Dutch engineer aims high with latest green roof design

September 10, 2017 by Mike Corder
In this photo taken on Tuesday, Sept. 5, 2017, Joris Voeten inspects the rooftop garden he helped develop in Amsterdam. Voeten, an urban engineer in Amsterdam has unveiled a new kind of rooftop garden that he says can store more water than existing roofs and feed it to plants growing on shallow beds of soil. (AP Photo/Michael C Corder)

Standing between raised beds of plants on top of a former naval hospital, Joris Voeten can look across to the garden, cafe and terrace that decorate the sloping roof of Amsterdam's NEMO science museum.

Such productivity is part of the urban engineer's vision for cities worldwide, places where he sees the largely neglected flat tops of buildings doing more than keeping out weather and housing satellite dishes.

Voeten, of Dutch company Urban Roofscapes, says a rooftop system he unveiled Friday on the former hospital roof stores more rainwater than existing green roofs and requires less power by relying on a capillary irrigation system that uses insulation material instead of pumps to water plants.

"You can relax here, you can have meetings here. You could operate a restaurant on your to make it more economically beneficial," Voeten told The Associated Press ahead of the official presentation. "But most of all, we finally get to exploit the last unused square meterage in the urban environment."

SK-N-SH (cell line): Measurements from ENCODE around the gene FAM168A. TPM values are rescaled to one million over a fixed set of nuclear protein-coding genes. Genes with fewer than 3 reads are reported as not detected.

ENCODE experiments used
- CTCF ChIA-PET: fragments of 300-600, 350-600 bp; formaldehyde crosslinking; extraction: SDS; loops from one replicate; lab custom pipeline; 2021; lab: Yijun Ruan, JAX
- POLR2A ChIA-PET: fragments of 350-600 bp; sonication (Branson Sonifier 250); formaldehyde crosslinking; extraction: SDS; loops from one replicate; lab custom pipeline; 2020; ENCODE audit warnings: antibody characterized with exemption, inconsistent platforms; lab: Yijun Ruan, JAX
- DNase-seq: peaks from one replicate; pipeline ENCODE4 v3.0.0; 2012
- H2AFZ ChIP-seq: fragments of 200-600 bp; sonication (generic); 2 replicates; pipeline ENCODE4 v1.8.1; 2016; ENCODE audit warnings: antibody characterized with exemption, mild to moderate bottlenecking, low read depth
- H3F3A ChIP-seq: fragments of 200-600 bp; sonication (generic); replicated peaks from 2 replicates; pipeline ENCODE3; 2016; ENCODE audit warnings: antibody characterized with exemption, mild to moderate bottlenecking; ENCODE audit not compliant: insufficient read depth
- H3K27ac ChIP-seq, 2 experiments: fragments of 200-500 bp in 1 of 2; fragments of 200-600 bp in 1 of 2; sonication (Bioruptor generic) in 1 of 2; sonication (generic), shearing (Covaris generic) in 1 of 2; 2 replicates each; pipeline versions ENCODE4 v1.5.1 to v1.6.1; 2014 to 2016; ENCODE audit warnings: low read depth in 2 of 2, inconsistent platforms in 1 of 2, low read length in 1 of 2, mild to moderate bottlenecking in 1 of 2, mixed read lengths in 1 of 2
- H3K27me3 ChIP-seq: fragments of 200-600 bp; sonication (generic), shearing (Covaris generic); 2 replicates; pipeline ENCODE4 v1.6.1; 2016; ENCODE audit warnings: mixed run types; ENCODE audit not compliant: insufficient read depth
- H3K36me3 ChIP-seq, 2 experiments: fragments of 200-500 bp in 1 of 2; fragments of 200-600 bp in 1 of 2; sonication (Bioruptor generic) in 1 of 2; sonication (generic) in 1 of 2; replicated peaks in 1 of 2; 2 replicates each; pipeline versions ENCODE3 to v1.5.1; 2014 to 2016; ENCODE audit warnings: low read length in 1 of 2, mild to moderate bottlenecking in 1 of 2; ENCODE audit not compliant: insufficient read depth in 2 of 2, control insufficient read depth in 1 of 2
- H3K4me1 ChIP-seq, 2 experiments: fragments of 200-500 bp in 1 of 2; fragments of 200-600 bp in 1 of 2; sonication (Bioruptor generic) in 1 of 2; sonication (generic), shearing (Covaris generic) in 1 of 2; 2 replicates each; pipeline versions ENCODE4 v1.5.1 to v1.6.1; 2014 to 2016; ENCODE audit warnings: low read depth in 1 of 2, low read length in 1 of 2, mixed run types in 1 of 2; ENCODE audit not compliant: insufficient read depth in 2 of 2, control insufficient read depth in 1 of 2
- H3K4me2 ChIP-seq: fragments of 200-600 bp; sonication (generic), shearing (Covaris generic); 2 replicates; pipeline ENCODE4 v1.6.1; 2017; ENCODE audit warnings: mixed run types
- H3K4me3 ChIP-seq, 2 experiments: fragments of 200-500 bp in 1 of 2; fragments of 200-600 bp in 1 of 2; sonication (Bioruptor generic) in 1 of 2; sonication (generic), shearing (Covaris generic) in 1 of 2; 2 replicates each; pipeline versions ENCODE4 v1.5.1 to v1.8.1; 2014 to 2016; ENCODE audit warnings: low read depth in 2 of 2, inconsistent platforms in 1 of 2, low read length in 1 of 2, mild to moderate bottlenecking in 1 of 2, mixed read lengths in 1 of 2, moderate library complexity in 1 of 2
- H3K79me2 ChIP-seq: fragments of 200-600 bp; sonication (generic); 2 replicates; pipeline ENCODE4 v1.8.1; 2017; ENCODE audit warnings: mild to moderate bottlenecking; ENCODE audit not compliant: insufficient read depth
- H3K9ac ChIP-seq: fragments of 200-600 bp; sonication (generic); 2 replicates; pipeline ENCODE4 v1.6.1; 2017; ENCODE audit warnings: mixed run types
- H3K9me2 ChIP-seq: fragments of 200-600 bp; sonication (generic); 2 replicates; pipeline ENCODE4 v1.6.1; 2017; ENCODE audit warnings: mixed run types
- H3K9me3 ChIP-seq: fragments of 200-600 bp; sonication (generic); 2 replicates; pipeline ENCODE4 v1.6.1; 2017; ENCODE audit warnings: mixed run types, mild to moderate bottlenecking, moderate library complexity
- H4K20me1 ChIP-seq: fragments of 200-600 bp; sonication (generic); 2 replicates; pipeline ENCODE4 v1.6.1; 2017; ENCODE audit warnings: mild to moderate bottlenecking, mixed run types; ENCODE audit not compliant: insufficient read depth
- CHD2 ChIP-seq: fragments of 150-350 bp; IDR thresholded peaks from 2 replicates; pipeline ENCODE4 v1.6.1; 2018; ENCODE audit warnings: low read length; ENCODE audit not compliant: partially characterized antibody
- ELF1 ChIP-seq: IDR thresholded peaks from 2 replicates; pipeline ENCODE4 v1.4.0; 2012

Roofs that are adapted so plants can grow on them produce a cooling effect on buildings and the air immediately above them in two ways. The plants reflect heat instead of absorbing it the way traditional roofing sheets do. They also reduce heat by evaporating water.

Voeten said readings taken on a very hot day showed a temperature difference of up to 40 degrees Celsius (72 degrees Fahrenheit) between his hospital garden above the banks of a busy waterway compared with a roof covered in black bitumen.

In this photo taken on Tuesday, Sept. 5, 2017, Joris Voeten shows people around the rooftop garden he helped develop in Amsterdam. Voeten, an urban engineer in Amsterdam has unveiled a new kind of rooftop garden that he says can store more water than existing roofs and feed it to plants growing on shallow beds of soil. (AP Photo/Michael C Corder)

Robbert Snep, a green roof expert from Wageningen University and Research in the central Netherlands, said the cooling effect is well known, but the new roof in Amsterdam is an improvement on existing designs because of the way it stores water and can feed it back to plants.